Isolated and self-centred, humanity never learned about the laws that governed our universe. Little did we know that those without a planet had no rights, no influence, and no authority. We had, in essence, sold our birthright for a bowl of soup. They had our planet; They could do whatever they liked with it. They honoured the agreement every human had signed with them and continued cleaning the earth while giving us jobs in their society. However, we ended up with the uncomfortable, messy jobs, and since there was no time limit to how long They could take fixing the earth, They were under no obligation to give it back to us anytime soon. We soon lost all hope that they ever would. Our lives weren't that bad: everyone was guaranteed a job with a reasonable wage, and those who couldn't work were provided for. But we had lost our pride. We owned nothing, we had authority over nothing, we belonged nowhere. It was heartbreaking. For some, it was too much to handle. The question in everyone's minds was: Why did we ever leave?
Why? Because it was easy.
What did you say?
"What did you say?" You clench your fists and glance around for something to throw. There's a heavy lamp next to you. Your fingers close around the cool enamel, feeling a surge of satisfaction at having a weapon in your hand. You look up, eyes slitted, vision blurry. He's sitting in the armchair across from you, utterly relaxed. As you watch, a smile flits across his face. You explode. A cry rips from your throat as you hurl the lamp at his smug face, then you're up and running from the room. You bump haphazardly through the winding hallway, searching for a phone, a friendly face, some respite- but when the smiling receptionist comes into view, you bolt past her and out the door. You check uncertainly, the glass door swinging shut behind you. The summer air hits you head on and you pause to take everything in. The cars whizzing by, the scent of petrol and sunscreen, the ladies in wide-brimmed felt hats and men in khaki shorts. You look around nervously.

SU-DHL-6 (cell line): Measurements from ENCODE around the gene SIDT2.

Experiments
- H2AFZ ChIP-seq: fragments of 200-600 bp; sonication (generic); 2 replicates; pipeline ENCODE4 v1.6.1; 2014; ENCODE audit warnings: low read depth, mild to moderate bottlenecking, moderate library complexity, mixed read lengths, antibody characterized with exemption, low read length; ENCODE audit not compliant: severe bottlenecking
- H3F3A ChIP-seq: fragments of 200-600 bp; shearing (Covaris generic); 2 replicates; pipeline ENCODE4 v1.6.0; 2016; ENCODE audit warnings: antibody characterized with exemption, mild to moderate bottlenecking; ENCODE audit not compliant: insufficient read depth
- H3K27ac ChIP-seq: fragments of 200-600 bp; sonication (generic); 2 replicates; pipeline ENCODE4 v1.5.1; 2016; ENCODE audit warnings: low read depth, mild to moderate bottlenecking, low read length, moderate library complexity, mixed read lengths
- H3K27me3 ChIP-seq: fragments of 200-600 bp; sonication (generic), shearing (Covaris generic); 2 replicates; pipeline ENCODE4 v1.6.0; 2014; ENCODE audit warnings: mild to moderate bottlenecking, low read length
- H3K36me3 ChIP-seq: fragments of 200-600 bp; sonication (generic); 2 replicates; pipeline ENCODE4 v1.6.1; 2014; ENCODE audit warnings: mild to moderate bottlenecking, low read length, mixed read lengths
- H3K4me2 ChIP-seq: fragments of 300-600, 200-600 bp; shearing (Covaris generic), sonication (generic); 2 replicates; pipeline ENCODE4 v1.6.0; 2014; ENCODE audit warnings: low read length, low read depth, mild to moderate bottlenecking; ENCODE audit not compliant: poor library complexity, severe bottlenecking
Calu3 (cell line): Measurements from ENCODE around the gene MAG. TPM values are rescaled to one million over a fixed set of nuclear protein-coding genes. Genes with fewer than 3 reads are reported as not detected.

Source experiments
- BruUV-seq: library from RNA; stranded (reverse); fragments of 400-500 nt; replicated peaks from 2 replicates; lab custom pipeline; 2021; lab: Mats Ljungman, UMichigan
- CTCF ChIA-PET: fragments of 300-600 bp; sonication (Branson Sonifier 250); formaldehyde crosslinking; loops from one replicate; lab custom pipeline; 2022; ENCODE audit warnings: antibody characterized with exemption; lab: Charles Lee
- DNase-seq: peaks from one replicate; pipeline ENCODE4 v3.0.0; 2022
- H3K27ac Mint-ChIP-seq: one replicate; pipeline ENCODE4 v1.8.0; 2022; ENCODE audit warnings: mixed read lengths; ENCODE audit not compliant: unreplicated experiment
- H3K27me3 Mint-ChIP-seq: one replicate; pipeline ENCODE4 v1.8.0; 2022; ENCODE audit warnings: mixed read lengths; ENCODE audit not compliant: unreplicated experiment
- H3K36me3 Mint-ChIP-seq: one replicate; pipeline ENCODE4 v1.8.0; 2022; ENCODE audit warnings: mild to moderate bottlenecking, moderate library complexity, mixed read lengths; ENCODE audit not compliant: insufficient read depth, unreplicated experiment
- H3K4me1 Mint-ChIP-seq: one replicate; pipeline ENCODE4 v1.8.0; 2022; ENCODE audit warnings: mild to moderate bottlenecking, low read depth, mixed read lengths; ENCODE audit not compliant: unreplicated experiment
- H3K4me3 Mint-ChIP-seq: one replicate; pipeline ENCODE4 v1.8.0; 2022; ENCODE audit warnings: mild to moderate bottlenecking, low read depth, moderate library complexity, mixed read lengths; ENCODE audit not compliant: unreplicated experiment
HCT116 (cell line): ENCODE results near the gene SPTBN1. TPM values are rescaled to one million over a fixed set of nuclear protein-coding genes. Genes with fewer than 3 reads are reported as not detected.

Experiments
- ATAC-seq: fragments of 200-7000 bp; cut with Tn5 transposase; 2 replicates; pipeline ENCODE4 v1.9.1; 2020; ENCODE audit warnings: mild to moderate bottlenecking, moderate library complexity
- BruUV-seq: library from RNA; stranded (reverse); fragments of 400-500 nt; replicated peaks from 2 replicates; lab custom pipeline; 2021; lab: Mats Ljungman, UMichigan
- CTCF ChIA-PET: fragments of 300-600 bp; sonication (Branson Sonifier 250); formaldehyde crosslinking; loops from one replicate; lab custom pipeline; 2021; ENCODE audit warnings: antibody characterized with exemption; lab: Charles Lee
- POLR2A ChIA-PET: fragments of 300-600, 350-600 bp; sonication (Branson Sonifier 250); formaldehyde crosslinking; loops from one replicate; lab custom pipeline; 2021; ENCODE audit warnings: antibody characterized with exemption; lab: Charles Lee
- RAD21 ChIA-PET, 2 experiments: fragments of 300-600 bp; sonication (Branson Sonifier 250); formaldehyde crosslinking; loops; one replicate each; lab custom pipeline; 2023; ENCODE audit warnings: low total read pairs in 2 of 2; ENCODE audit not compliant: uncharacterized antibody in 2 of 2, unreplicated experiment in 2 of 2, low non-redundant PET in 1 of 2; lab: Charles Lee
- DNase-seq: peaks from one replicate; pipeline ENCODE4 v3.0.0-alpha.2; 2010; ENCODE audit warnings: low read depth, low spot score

On your right, the brick sidewalk slopes down a large hill to a neighbourhood of white stucco condos. To the left, the hill seems to go up forever; endless novelty shops and boulevard trees. The light at the nearest stop turns green. A bus rumbles down the hill and hisses to a stop in front of you. You check your pockets. You're out of change. You glance up to see the bus driver looking at you quizzically through the open door. You have a young face; if you ask him, you know he'll let you on for free. Your mind goes back to the room you just escaped from. You left your bag behind; it was on the small side table beside the lamp. You could have thrown that instead. You feel a sudden agonizing twinge of guilt. You waver for a moment. Then, deliberately, you shove your feelings away and step up onto the bus.
"Where are you going?" It's the bus driver. You smile sadly.
"As far as I can."